The verb ελαυνω (elauno) means to set in motion or drive forward. In the classics this very common verb is used to describe the driving forth of chariots, horses or even ships by the wind, men by war, or arguers by disgust. It may describe the beating of metal into some form or even to set a wall or hedge along a certain line. This verb comes with a slew of derivatives, possibly most spectacular the adjective ελαστος (elastos), beaten, which from the 1670s on was used in English to describe material that would veer back to its original shape when beaten: hence the term elastic.
Our verb ελαυνω (elauno) occurs all over the classics, and was very common as early as Homer, albeit in variants such as ελαω (elao) and ελω (elo). But where it came from is a mystery. Linguists have proposed the existence of a catch-all Proto-Indo-European root "helh-" but that's only because our words must have come from somewhere, not because other languages have words with similar forms and meanings (and thus share this PIE root).
Here at Abarim Publications we don't know either, but over the years we have compiled a list of Greek words of unclear origin but with an uncanny resemblance to Hebrew terms, which may look similar purely by accident but which also may have seeped over into the pre-Greek language basin from the local tribes' Phoenician trading partners (see our article: the many Hebrew roots of Greek). Our verb ελαυνω (elauno) and its variations obviously resemble the cluster of Hebrew roots that contains אלל ('alal) and אול ('awal): words that have to do with sticking out or leading (a fat man's belly, a house's porch, a panting deer that protrudes from the forest, a chief of society). Nouns אלון ('allon/'elon), אלה ('alla/'elah) describe oaks and terebinths, but as proverbial sticking-outers or sticking-uppers, which in Greek may very well have been a function that was assumed by the ελαια (elaia), the proverbially early-blooming olive tree that yielded the oil with which society's leaders were anointed (see above).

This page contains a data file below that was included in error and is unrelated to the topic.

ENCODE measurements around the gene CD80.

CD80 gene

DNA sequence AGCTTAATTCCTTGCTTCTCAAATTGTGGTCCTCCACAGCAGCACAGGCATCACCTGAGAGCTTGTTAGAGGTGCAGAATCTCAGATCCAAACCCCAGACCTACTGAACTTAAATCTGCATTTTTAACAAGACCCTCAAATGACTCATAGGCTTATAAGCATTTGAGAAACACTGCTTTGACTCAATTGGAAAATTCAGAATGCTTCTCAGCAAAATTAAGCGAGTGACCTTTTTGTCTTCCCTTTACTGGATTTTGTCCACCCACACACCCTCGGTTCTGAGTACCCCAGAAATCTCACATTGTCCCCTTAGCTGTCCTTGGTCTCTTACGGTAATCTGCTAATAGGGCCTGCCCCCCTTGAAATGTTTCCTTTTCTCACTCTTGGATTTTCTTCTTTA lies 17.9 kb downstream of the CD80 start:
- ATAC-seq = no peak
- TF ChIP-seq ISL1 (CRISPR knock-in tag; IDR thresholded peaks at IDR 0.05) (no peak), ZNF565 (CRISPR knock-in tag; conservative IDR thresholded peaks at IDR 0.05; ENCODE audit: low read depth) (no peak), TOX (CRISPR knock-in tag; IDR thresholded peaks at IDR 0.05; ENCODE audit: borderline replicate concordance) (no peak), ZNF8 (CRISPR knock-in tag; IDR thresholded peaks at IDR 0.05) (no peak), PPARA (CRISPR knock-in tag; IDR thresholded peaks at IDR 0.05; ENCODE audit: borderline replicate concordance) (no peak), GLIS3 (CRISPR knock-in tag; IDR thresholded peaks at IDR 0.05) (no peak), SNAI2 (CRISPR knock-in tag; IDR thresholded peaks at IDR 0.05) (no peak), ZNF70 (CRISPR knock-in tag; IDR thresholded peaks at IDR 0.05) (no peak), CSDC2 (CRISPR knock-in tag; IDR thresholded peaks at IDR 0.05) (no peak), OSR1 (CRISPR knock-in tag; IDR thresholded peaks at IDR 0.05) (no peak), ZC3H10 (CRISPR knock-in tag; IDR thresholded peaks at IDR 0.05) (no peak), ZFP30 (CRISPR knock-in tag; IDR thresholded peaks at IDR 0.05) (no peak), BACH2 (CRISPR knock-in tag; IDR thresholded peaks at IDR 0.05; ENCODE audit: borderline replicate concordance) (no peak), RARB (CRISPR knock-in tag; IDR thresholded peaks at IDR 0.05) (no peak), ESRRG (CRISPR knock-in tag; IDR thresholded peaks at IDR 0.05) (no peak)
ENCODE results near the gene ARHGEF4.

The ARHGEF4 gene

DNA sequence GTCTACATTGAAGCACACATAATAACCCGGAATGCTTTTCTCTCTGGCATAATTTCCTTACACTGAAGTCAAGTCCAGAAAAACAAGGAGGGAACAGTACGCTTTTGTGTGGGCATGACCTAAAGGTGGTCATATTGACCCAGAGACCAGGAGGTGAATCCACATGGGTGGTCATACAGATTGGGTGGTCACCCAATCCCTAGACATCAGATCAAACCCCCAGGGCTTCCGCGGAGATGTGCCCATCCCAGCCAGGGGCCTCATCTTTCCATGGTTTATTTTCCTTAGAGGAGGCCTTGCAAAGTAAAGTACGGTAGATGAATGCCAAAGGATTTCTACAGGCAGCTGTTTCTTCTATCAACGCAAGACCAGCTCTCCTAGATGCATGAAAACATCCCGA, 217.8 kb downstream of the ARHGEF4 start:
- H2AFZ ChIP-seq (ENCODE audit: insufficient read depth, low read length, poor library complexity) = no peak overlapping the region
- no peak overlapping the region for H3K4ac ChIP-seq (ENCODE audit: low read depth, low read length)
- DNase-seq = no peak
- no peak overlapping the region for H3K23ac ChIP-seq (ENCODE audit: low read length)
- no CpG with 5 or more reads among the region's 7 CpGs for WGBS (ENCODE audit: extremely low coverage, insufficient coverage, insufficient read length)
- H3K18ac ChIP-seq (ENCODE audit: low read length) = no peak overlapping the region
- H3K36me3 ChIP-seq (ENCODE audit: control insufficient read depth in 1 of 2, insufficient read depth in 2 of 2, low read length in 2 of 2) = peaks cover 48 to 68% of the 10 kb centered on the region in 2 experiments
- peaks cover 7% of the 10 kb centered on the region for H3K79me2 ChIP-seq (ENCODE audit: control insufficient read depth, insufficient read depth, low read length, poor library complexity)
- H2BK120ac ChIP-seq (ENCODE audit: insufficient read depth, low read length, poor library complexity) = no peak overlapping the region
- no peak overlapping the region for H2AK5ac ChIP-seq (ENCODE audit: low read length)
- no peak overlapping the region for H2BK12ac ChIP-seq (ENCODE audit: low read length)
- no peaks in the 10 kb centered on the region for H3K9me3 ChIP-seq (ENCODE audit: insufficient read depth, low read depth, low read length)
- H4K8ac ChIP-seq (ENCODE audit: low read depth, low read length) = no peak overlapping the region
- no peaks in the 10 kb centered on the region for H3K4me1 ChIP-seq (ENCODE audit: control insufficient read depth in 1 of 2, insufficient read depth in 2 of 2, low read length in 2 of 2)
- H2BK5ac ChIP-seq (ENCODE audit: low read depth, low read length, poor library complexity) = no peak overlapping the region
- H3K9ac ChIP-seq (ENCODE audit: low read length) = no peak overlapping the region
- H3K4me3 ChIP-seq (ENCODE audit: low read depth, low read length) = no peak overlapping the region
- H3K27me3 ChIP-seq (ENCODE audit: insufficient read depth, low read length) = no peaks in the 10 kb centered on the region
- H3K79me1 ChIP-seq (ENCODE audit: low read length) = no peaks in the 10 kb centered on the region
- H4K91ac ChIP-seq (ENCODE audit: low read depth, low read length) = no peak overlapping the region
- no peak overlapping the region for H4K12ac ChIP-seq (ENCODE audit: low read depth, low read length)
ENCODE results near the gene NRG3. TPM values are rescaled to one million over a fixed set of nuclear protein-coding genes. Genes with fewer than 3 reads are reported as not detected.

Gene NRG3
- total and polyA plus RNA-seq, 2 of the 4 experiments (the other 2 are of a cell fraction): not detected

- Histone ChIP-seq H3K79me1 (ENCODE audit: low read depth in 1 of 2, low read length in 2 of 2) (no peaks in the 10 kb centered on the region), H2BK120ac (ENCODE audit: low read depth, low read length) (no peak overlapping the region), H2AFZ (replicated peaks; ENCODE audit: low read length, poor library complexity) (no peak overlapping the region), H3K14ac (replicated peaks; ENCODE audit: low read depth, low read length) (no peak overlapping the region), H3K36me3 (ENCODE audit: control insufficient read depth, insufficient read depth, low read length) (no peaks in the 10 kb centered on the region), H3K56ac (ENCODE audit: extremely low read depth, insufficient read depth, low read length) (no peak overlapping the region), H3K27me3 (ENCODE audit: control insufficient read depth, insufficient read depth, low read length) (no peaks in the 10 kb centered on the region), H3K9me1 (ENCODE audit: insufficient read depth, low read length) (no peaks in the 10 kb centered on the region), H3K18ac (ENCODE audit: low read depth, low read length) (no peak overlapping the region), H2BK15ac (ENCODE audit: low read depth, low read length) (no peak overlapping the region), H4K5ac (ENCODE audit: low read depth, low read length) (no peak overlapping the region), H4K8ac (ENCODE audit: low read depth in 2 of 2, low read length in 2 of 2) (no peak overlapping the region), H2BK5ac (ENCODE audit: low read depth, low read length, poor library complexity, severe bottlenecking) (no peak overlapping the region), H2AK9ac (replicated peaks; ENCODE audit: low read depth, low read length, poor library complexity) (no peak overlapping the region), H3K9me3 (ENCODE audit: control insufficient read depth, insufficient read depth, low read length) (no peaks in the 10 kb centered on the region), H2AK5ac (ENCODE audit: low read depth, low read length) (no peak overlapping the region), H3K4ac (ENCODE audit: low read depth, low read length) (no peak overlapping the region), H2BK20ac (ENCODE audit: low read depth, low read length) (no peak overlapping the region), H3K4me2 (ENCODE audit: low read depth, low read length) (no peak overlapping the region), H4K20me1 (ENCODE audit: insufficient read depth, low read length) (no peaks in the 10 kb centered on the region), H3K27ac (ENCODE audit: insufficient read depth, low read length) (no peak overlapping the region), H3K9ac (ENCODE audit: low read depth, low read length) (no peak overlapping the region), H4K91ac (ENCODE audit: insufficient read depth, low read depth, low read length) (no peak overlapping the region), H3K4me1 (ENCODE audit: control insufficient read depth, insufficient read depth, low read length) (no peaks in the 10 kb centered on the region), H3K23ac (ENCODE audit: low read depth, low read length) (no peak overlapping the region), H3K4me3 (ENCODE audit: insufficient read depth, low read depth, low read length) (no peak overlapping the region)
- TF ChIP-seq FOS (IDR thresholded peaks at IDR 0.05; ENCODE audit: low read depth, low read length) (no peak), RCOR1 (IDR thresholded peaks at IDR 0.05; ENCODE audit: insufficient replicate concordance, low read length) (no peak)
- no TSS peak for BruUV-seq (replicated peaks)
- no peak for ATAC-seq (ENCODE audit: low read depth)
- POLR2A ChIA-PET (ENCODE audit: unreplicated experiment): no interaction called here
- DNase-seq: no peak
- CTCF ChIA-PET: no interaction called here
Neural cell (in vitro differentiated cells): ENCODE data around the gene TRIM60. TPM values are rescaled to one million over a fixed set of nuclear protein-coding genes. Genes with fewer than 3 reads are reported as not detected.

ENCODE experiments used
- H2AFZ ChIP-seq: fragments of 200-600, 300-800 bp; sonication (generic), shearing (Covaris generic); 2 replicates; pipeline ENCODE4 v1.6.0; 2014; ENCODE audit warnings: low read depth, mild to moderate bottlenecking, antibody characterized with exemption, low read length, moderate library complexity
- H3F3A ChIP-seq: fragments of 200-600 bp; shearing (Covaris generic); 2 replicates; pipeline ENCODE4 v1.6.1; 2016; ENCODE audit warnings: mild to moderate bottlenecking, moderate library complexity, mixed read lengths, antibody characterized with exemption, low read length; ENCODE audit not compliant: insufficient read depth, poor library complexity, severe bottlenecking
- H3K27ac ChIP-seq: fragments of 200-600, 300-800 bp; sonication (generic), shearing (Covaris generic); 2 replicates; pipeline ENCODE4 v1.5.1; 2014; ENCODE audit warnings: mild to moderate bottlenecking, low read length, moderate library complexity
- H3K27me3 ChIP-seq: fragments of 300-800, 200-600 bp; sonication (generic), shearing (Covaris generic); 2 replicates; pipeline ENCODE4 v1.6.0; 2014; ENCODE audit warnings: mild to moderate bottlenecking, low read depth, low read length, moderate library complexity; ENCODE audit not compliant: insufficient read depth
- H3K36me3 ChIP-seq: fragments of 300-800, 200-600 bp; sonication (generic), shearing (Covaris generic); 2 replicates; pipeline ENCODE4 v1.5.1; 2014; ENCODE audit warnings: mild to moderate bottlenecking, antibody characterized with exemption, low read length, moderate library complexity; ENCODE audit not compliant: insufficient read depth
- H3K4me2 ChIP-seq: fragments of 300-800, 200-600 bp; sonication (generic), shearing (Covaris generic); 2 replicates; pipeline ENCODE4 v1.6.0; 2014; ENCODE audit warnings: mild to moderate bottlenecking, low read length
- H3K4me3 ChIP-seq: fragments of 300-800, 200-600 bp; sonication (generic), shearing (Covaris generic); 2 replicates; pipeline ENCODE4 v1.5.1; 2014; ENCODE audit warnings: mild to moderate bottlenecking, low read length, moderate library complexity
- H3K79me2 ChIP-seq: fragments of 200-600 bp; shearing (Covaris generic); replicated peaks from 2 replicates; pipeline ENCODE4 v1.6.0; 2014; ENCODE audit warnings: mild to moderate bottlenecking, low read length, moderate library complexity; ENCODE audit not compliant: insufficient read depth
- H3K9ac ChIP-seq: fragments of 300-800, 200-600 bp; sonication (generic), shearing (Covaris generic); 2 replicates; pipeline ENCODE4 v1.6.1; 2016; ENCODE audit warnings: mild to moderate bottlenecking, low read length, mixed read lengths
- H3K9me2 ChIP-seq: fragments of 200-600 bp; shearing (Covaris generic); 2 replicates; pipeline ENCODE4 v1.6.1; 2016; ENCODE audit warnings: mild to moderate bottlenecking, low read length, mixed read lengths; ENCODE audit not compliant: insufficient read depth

Most spectacularly, of course, is that the most primary Hebrew words for the Creator also seem to be part of these roots that express sticking out or leading on: Elohim (אלהים, 'elohim) and Eloah (אלה, 'eloah).
Our verb ελαυνω (elauno), to lead on, is used a mere 5 times in the New Testament; see full concordance. From it in turn derive:
- Together with the preposition απο (apo), meaning from: the verb απελαυνω (apelauno), meaning to drive out of or away from (Acts 18:16 only).
- Together with the preposition συν (sun), meaning together or with: the verb συνελαυνω (sunelauno), to drive together. In the classics this verb may describe the driving together of cattle, but also of teeth (for whatever reason: to chew or to grind in anger), or metal (hammering or smithing iron). More spectacularly is the usage of this verb in the sense of to drive someone's reasoning together and lead a person back to sanity and consistency of mind. This is the nuance in which the one occurrence of our verb appears in the New Testament (Acts 7:26 only). The link between teeth and learning is obvious in Hebrew. The noun שן (shen) means tooth, and derives from the verb שנן (shanan), to repeat or to sharpen. Similarly, but perhaps only to the poetically inclined, the familiar Greek word οδοντεσ (odontes), teeth, clearly associates to οδος (hodos), road or modus operandi. Our word "metal" comes from the Greek verb μεταλλαω (metalleo), to diligently search for and is obviously also linked to wisdom (see our article on χαλκος, chalkos, copper).